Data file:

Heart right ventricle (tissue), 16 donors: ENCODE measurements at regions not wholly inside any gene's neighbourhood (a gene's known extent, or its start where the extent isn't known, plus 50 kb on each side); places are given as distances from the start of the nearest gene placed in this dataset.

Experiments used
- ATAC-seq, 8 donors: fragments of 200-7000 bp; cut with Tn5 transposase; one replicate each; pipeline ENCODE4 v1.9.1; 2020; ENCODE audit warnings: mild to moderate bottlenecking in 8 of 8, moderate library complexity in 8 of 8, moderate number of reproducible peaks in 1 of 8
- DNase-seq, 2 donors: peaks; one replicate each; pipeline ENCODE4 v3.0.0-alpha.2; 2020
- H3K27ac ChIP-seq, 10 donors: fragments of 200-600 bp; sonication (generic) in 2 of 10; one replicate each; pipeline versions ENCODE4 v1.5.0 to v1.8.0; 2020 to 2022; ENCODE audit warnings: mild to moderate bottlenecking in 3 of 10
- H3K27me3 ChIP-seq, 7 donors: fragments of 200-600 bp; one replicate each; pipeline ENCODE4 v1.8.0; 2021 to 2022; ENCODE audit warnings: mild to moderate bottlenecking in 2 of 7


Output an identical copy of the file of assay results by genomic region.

Heart right ventricle (tissue), 16 donors: ENCODE measurements at regions not wholly inside any gene's neighbourhood (a gene's known extent, or its start where the extent isn't known, plus 50 kb on each side); places are given as distances from the start of the nearest gene placed in this dataset.

Experiments used
- ATAC-seq, 8 donors: fragments of 200-7000 bp; cut with Tn5 transposase; one replicate each; pipeline ENCODE4 v1.9.1; 2020; ENCODE audit warnings: mild to moderate bottlenecking in 8 of 8, moderate library complexity in 8 of 8, moderate number of reproducible peaks in 1 of 8
- DNase-seq, 2 donors: peaks; one replicate each; pipeline ENCODE4 v3.0.0-alpha.2; 2020
- H3K27ac ChIP-seq, 10 donors: fragments of 200-600 bp; sonication (generic) in 2 of 10; one replicate each; pipeline versions ENCODE4 v1.5.0 to v1.8.0; 2020 to 2022; ENCODE audit warnings: mild to moderate bottlenecking in 3 of 10
- H3K27me3 ChIP-seq, 7 donors: fragments of 200-600 bp; one replicate each; pipeline ENCODE4 v1.8.0; 2021 to 2022; ENCODE audit warnings: mild to moderate bottlenecking in 2 of 7